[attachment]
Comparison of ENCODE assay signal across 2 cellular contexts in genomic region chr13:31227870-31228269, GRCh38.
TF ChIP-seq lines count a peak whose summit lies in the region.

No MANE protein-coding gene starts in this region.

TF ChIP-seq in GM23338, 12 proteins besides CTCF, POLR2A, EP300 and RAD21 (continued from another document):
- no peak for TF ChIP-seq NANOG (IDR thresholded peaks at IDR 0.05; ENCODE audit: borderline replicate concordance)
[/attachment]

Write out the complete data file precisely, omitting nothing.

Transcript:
Comparison of ENCODE assay signal across 2 cellular contexts in genomic region chr13:31227870-31228269, GRCh38.
TF ChIP-seq lines count a peak whose summit lies in the region.

No MANE protein-coding gene starts in this region.

TF ChIP-seq in GM23338, 12 proteins besides CTCF, POLR2A, EP300 and RAD21 (continued from another document):
- no peak for TF ChIP-seq NANOG (IDR thresholded peaks at IDR 0.05; ENCODE audit: borderline replicate concordance)